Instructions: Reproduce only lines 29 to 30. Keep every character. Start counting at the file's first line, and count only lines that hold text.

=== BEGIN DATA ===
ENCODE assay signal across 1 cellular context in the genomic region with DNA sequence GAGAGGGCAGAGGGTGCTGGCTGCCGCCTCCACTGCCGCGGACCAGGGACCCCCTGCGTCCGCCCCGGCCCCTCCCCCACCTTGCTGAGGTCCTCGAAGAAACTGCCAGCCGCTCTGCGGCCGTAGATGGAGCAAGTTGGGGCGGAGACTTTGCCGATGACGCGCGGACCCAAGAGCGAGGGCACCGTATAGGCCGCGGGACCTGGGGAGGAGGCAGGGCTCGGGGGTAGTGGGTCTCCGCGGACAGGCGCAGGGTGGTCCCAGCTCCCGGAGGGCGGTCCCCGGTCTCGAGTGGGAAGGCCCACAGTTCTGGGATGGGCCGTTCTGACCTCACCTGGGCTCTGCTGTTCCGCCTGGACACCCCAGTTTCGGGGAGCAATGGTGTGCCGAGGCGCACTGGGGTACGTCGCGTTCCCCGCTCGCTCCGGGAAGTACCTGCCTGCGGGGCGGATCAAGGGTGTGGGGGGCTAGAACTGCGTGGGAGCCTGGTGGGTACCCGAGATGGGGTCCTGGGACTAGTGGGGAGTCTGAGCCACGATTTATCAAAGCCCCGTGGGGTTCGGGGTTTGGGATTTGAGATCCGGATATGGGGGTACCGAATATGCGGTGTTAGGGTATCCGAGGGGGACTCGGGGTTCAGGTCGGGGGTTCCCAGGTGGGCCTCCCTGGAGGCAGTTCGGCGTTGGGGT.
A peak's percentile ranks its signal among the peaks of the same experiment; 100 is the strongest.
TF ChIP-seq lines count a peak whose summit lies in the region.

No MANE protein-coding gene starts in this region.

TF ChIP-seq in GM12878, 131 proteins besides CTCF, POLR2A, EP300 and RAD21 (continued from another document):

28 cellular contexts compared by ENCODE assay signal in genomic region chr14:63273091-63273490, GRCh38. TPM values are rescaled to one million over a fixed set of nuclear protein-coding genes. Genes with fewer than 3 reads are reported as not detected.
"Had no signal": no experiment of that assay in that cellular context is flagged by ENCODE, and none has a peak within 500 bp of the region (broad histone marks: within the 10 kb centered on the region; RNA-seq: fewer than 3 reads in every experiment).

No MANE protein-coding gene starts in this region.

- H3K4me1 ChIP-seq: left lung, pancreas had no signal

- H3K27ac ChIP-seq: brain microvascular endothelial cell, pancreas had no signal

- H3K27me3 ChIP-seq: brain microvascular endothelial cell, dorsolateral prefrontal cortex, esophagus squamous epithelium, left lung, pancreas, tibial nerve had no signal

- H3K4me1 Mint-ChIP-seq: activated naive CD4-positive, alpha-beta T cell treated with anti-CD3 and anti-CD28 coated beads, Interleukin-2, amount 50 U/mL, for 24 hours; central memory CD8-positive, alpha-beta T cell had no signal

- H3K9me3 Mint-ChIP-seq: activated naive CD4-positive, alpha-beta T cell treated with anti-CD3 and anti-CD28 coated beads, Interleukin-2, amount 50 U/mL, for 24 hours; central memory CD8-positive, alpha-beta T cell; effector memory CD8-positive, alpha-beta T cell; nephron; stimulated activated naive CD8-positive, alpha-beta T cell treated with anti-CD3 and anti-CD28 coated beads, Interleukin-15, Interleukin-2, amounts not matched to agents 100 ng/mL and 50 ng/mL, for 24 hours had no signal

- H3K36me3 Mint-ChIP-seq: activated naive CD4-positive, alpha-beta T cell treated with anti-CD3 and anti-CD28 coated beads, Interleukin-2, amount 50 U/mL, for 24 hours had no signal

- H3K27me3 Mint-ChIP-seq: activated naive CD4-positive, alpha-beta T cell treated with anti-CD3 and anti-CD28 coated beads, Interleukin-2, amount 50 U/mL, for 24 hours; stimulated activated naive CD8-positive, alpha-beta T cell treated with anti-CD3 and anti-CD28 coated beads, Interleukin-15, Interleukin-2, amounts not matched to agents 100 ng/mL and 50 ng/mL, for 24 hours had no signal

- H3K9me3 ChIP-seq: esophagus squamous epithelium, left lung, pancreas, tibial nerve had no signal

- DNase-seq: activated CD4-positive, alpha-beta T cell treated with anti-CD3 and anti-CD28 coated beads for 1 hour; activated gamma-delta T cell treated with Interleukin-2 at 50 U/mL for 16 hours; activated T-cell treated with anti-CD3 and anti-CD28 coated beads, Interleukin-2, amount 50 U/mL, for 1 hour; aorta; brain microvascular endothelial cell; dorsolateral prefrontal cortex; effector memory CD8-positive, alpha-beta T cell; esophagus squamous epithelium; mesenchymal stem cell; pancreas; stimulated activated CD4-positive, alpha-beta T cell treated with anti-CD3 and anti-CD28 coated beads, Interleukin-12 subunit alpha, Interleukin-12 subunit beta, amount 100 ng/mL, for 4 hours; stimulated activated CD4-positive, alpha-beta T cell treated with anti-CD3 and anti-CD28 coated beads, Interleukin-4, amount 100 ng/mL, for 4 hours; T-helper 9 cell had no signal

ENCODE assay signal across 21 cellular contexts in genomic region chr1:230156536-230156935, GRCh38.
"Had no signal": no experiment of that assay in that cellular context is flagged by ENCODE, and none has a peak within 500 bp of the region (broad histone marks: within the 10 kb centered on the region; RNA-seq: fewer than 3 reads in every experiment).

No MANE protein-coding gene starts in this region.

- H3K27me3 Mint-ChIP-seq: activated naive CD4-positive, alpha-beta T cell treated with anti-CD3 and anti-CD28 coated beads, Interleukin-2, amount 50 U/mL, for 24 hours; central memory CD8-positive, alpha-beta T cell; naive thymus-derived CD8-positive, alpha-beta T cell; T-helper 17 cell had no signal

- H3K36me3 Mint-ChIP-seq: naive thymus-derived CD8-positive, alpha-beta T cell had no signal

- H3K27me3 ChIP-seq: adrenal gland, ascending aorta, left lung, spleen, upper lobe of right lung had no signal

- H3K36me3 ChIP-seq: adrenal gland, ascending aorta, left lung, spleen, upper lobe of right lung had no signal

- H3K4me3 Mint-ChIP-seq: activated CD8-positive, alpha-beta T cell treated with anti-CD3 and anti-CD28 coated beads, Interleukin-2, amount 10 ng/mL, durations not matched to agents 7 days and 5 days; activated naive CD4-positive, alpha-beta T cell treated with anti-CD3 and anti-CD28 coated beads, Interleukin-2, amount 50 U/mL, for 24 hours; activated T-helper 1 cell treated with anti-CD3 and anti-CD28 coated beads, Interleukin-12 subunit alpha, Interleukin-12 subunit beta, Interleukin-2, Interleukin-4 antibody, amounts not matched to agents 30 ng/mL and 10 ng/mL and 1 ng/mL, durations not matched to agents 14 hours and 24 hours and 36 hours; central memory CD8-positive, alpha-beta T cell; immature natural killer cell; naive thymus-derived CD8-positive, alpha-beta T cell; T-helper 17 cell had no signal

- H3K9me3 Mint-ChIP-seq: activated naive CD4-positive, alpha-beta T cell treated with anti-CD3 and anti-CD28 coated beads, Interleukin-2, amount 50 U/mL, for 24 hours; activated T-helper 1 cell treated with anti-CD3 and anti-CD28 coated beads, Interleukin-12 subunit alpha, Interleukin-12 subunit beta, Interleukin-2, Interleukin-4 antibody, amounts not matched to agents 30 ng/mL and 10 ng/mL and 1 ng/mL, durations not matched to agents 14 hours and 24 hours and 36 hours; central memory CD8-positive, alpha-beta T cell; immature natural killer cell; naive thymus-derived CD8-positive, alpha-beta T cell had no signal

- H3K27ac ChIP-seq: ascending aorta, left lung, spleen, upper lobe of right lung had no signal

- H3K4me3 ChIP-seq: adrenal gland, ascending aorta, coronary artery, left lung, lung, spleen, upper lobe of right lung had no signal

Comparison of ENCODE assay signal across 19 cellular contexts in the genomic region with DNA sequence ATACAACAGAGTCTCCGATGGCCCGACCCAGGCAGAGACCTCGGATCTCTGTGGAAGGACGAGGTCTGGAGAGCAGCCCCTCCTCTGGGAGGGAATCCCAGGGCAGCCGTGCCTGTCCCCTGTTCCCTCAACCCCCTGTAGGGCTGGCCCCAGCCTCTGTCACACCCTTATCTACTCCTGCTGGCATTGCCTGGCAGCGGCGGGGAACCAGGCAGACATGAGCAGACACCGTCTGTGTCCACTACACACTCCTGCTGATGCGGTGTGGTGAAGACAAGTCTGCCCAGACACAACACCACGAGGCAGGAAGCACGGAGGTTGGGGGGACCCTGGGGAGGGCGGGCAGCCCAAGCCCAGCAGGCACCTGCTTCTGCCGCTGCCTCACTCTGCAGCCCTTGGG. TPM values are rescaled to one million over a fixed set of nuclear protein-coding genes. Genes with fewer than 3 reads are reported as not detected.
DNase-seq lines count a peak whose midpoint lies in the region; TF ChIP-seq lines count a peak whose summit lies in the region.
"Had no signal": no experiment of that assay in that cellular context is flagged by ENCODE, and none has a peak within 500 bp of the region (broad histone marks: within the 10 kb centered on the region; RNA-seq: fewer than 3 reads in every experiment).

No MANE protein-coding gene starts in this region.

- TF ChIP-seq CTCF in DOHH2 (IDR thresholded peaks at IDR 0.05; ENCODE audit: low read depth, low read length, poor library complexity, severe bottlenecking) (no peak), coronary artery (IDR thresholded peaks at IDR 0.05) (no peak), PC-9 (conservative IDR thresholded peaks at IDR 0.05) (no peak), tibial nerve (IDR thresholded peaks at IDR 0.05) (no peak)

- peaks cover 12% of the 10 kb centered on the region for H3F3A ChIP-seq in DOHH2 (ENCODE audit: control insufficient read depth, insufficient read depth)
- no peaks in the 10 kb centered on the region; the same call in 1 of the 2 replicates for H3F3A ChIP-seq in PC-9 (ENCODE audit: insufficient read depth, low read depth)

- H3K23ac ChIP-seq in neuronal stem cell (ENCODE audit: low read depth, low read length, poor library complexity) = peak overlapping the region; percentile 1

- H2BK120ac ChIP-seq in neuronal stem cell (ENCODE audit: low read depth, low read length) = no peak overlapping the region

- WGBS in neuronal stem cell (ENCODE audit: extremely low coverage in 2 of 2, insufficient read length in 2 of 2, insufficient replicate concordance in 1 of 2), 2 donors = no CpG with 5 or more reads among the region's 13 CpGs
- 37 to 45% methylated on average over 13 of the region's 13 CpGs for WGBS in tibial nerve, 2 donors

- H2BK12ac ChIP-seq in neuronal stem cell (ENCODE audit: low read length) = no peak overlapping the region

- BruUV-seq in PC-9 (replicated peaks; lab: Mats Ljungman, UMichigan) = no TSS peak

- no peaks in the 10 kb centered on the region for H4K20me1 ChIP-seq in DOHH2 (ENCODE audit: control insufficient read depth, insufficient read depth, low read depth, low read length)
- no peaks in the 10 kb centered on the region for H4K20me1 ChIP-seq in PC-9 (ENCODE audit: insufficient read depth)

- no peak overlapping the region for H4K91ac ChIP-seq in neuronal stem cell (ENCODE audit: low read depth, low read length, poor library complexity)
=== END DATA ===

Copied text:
Comparison of ENCODE assay signal across 19 cellular contexts in the genomic region with DNA sequence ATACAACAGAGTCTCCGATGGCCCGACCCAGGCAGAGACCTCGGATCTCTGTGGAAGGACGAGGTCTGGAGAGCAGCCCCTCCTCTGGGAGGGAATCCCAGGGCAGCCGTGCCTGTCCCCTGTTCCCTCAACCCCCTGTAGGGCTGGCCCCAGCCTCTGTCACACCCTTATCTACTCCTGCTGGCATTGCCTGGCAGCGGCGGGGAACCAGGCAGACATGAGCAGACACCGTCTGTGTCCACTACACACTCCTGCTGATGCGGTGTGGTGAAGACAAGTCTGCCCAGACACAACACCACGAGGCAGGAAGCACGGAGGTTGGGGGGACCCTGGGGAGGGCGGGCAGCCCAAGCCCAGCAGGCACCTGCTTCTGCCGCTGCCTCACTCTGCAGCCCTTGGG. TPM values are rescaled to one million over a fixed set of nuclear protein-coding genes. Genes with fewer than 3 reads are reported as not detected.
DNase-seq lines count a peak whose midpoint lies in the region; TF ChIP-seq lines count a peak whose summit lies in the region.